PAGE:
(37) These men, which are neither robbers of churches.--Better, robbers of temples. It was not unusual for the writers of the Elizabethan age to apply the term, which we confine to Christian buildings, to heathen temples. They would speak, e.g., of the "church" of Diana, or the "chapel" of Apollo. The corresponding noun for "robbing temples," or "sacrilege," is found in inscriptions discovered by Mr. Wood (vi. 1, p. 14) among the ruins of the Temple, as denoting a crime to which the severest penalties were attached. The testimony to the general character of St. Paul and his companions, as shown both in word and deed, indicates the quietness and calmness with which they had preached the truth. They persuaded, but they did not ridicule or revile. This was, probably, more than could be said for Alexander and the Jews who put him forward. (See Note on Acts 19:33.)

Verse 37. - Temples for churches, A.V.; ,or for nor yet, A.V.; our for your, A.V. Ye have brought, etc. Ἄγειν is especially used of "bringing before a magistrate," "leading to execution," etc. (Luke 21:12; Luke 23:1; Acts 6:12; Acts 17:19; Acts 18:12; Mark 13:11). Robbers of temples; ἱερόσυλοι found only here in the New Testament. The verb ἱεροσυλεῖν occurs in Romans 2:22. Blasphemers of our goddess. If the A.V. is right, perhaps we may see in the phrase "your goddess" an indication that the town-clerk himself was more or less persuaded by St. Paul's preaching, that "they are no gods which are made with hands," and did not care to speak of Diana as his own goddess. It appears also that St. Paul had not launched out into abuse of the heathen gods in general, or Diana in particular, but had preached the more excellent way by faith in Jesus Christ, to draw them from their idols (1 Thessalonians 1:9). For ye have brought hither these men,.... The Arabic version reads, "these two men"; that is, Gaius and Aristarchus, whom they had brought by force into the theatre to fight with wild beasts:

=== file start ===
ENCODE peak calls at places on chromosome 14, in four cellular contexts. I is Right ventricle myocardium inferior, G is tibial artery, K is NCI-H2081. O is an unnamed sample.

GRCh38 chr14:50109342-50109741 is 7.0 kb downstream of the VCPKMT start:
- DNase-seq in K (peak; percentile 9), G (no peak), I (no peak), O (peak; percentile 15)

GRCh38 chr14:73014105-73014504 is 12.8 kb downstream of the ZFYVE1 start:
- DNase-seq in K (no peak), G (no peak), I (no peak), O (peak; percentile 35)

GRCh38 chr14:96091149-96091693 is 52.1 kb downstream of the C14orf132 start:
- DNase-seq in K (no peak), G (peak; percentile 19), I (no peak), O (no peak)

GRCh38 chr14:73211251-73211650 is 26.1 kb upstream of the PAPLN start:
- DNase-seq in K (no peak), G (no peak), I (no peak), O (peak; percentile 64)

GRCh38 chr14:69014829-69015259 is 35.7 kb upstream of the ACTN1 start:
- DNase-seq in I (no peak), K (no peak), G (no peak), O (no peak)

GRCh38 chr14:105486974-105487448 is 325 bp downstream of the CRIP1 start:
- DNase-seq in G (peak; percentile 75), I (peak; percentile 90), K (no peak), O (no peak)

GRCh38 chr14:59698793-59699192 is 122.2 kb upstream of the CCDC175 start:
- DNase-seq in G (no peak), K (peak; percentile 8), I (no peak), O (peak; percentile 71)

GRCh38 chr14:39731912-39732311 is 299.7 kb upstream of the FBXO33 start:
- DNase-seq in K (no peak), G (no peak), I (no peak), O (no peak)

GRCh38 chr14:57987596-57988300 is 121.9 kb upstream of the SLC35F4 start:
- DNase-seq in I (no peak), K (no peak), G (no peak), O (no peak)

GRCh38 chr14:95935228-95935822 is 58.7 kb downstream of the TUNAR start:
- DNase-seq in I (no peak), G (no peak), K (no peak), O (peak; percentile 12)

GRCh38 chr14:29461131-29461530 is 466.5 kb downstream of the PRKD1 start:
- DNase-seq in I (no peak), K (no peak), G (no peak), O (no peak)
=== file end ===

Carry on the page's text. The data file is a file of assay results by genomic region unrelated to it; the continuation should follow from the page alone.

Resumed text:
which are neither robbers of churches; or "temples"; or, as the Arabic version renders it, "robbers of the vessels of the temple", sacrilegious persons; they have not stolen anything out of the temple of Diana, nor any other: